Talking about extremes, we come to the dry aged steak. According to the menu, Marea’s bistecca is dry aged 50 days. It’s worth noting that most of the best steakhouses don’t even age their beef half that long! Each piece of my medium-rare steak was tender and full with flavor. To add onto the ridiculousness, there was even bone marrow on the very same plate. Everything on the plate was so delicious that I stuffed my face even though I was starting to reach my stomach capacity. The only slightly negative comment for this dish was that my friend’s steaks were more on the medium side, while mine were a perfect medium-rare. This dish was paired with an absolutely delicious full-bodied complex red wine with a very nice finish (I remember because it was so good).

To cap off our memorable night, we were presented with a trio of desserts.

Directly facing us was a soft carrot sponge with good carrot flavor. The carrot ginger sorbet on top of the mascapone had a very nice hint of carrot that wasn’t overpowering. But the coolest part of this dessert by far, was the crisp carrot twist, even this had carrot flavor that you could taste, not to mention the incredible crispy texture that it added to the dish.

Another reason Marea holds a special place in my heart is because of their bomboloni. I was never much of the dessert person, but after trying them on my first visit, I could not keep these lightly fried, sugar-coated doughnuts out of my dreams. They have a great crispy texture on the outside with a soft, warm, and moist inside. Because they are not too sweet, they go very well with the dark chocolate and espresso gelato. And to top it off, an espresso crumble adds yet another dimension of texture and flavor to an already amazing dish.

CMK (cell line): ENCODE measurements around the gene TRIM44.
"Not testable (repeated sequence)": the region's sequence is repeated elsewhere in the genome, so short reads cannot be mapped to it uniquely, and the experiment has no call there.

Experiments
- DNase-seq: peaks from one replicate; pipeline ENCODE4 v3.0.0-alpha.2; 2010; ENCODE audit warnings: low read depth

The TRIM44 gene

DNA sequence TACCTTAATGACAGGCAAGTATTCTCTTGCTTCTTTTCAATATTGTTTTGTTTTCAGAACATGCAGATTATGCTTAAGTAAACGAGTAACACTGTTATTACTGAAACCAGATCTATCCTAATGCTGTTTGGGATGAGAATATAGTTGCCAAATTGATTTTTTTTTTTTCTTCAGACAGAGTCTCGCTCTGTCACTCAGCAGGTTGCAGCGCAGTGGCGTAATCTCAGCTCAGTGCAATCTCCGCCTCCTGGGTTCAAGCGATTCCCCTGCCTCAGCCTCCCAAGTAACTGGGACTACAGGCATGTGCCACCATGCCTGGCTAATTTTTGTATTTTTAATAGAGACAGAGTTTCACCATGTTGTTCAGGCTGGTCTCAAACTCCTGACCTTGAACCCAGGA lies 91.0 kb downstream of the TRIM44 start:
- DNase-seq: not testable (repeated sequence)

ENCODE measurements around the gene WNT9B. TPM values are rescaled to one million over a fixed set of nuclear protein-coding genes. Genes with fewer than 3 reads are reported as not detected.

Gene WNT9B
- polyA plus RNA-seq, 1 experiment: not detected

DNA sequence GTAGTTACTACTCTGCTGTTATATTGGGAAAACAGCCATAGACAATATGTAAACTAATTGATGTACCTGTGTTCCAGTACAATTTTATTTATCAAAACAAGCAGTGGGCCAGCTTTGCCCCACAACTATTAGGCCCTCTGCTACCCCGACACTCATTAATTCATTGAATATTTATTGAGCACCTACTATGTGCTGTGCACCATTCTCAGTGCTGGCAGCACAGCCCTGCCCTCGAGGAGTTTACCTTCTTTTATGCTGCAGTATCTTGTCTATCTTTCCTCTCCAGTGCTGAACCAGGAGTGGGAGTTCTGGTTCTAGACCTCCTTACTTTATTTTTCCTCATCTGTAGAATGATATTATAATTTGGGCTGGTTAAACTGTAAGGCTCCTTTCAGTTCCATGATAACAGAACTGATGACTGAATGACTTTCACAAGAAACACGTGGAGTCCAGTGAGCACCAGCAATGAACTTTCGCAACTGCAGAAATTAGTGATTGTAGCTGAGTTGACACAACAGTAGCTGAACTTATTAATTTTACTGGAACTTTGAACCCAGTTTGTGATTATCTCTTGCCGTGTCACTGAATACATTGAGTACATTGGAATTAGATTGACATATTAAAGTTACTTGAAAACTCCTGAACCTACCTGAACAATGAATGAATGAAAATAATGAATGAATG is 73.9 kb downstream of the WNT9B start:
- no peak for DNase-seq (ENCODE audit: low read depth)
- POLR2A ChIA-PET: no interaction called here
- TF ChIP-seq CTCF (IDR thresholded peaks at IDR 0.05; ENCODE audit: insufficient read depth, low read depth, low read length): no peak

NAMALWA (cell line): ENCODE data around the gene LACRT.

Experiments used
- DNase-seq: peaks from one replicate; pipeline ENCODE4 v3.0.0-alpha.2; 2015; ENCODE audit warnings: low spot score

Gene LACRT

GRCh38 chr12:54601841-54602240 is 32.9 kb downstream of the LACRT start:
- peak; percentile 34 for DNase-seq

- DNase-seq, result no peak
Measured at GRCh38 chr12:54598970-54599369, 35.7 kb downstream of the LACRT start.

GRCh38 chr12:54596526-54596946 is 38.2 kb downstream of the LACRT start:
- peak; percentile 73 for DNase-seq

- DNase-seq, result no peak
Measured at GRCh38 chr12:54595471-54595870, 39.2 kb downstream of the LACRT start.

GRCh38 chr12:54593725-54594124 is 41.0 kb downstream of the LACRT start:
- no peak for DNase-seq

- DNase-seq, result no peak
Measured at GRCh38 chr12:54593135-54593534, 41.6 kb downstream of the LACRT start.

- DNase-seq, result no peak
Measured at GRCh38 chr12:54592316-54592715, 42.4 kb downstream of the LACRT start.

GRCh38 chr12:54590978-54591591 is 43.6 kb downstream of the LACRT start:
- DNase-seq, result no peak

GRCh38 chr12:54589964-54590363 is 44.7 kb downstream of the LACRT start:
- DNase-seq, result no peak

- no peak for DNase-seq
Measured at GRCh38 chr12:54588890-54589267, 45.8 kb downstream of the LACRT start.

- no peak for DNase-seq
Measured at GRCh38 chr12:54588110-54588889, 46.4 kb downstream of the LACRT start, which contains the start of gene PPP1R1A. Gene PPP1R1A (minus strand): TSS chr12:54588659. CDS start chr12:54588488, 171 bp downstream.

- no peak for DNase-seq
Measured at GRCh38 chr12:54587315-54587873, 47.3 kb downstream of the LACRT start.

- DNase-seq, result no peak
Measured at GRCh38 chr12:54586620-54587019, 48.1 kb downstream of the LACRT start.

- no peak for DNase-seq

The last dessert was good too, but not nearly as memorable as the others so I won’t go into it.

To wrap it all up, Marea has two Michelin stars for good reason and I was able to experience why on this memorable night. Food is not only impeccable and delicious, but presented creatively in a variety of ways in its dishes. Service is very professional and attentive throughout the meal. Water glasses are never empty even with all the wine, which they don’t skimp on either despite it being a tasting. Portions may seem small, but after all the courses, it is a substantial amount of food for 3 hours. Lastly, as a parting gift, the females get a small gift box with a muffin inside to take home as well (this particular muffin was a citrusy chocolate chip one). I will be back to Marea time and time again, as long as my wallet allows me to. Until next time…



Staircase to a Star